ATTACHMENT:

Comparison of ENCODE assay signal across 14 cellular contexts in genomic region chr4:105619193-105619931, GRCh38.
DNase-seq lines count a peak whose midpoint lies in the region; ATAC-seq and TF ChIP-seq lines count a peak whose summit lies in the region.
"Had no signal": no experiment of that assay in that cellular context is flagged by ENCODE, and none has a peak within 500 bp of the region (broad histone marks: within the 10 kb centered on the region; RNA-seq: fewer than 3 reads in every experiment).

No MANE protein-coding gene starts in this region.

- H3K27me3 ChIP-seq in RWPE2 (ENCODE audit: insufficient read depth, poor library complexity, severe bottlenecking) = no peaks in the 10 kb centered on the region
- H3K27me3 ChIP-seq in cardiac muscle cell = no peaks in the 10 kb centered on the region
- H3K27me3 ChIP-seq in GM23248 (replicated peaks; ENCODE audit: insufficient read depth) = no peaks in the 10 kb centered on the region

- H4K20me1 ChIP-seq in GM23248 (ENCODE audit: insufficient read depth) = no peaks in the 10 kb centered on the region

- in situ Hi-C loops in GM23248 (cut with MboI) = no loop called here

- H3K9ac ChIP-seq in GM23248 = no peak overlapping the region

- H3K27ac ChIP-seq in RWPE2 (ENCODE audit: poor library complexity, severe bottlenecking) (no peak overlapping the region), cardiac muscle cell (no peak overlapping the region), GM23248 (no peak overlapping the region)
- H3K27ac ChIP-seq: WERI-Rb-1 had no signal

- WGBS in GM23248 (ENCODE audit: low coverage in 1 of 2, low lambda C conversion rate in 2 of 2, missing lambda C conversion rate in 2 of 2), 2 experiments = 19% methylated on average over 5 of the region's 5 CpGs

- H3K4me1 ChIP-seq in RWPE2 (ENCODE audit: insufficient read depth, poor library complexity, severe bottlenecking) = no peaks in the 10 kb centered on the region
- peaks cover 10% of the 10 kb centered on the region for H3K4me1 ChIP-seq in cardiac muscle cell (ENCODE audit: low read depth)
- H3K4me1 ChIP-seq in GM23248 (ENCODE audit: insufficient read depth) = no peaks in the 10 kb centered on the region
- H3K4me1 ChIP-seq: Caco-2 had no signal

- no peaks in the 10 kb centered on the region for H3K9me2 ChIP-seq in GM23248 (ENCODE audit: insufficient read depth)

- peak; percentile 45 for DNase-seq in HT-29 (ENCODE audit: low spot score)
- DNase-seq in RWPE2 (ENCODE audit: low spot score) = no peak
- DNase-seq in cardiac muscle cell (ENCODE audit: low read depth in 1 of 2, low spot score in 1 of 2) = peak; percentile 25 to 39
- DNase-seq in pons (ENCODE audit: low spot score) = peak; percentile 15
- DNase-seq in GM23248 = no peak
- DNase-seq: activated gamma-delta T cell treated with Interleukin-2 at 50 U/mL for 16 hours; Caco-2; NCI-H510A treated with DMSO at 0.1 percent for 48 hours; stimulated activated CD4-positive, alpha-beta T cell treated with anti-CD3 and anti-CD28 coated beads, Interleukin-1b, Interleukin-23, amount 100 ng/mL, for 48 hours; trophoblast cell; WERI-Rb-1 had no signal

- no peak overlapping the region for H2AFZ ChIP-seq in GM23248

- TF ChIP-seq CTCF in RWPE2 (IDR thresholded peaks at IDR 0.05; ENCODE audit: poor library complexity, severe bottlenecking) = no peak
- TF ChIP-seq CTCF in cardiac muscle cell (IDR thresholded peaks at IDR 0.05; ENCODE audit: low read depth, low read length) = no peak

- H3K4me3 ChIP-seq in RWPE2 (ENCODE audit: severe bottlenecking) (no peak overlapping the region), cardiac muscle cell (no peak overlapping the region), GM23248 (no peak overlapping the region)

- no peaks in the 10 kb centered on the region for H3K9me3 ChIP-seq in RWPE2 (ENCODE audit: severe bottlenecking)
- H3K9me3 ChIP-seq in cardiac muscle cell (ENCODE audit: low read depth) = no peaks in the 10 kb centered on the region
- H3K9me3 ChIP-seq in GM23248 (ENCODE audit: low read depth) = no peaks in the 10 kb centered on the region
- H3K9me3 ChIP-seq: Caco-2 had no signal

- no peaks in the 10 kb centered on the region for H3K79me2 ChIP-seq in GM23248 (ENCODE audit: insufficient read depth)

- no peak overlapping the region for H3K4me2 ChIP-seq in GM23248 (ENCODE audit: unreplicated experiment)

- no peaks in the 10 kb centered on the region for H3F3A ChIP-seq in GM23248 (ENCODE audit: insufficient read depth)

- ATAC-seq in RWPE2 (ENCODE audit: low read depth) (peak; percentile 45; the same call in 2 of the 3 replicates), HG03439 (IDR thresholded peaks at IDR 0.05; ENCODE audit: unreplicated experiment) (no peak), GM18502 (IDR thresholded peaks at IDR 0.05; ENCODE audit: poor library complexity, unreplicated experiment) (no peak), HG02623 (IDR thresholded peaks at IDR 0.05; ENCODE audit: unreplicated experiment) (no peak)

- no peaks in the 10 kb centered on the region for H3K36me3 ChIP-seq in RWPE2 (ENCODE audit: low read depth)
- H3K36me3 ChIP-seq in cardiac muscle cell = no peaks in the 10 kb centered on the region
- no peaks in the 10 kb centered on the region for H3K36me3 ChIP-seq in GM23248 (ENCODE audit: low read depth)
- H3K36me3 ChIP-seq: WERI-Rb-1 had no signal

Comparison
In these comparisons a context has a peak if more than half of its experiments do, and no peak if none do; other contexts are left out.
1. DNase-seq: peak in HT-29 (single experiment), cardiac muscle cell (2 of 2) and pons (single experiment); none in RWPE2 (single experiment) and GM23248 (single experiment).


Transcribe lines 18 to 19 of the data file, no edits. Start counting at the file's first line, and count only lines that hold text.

- no peaks in the 10 kb centered on the region for H3K9me2 ChIP-seq in GM23248 (ENCODE audit: insufficient read depth)

- peak; percentile 45 for DNase-seq in HT-29 (ENCODE audit: low spot score)